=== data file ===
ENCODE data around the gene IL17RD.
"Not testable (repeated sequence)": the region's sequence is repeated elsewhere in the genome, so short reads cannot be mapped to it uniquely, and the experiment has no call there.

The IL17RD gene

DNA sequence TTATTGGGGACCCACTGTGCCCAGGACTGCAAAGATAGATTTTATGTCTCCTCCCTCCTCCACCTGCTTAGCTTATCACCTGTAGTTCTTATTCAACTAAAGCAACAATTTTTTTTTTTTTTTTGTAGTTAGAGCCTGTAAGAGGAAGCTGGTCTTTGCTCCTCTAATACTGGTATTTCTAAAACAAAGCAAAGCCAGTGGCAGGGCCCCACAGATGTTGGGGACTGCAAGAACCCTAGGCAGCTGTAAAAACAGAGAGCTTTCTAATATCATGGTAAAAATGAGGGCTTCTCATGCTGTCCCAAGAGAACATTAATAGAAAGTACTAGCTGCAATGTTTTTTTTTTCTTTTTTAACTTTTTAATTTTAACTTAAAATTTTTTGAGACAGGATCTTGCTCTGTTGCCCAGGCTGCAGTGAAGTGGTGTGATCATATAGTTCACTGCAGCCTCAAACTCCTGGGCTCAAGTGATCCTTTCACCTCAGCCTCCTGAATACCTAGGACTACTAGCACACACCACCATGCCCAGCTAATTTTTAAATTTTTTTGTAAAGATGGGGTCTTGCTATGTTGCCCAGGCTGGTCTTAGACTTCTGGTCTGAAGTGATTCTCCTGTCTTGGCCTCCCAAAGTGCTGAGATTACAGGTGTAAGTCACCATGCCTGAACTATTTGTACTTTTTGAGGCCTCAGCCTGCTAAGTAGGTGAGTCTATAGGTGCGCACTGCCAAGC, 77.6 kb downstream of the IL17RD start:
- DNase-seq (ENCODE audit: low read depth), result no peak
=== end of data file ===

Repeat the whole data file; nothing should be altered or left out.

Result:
ENCODE data around the gene IL17RD.
"Not testable (repeated sequence)": the region's sequence is repeated elsewhere in the genome, so short reads cannot be mapped to it uniquely, and the experiment has no call there.

The IL17RD gene

DNA sequence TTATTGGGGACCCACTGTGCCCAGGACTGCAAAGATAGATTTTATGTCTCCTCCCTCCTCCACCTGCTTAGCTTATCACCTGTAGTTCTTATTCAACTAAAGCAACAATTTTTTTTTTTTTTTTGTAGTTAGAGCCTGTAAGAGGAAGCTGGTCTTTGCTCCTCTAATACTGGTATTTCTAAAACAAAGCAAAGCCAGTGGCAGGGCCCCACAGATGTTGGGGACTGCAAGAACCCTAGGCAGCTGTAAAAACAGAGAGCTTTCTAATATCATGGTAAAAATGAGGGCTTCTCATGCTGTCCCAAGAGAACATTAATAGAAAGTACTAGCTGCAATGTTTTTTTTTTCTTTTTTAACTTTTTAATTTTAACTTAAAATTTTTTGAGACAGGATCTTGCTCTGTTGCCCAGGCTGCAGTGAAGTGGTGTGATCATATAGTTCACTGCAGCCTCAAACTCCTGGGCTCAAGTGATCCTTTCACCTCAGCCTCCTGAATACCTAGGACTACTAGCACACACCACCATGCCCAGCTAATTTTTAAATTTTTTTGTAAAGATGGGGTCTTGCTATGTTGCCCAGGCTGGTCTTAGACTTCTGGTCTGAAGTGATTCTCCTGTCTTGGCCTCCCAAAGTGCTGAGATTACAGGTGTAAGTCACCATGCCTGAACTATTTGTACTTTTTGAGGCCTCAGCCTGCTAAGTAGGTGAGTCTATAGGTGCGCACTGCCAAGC, 77.6 kb downstream of the IL17RD start:
- DNase-seq (ENCODE audit: low read depth), result no peak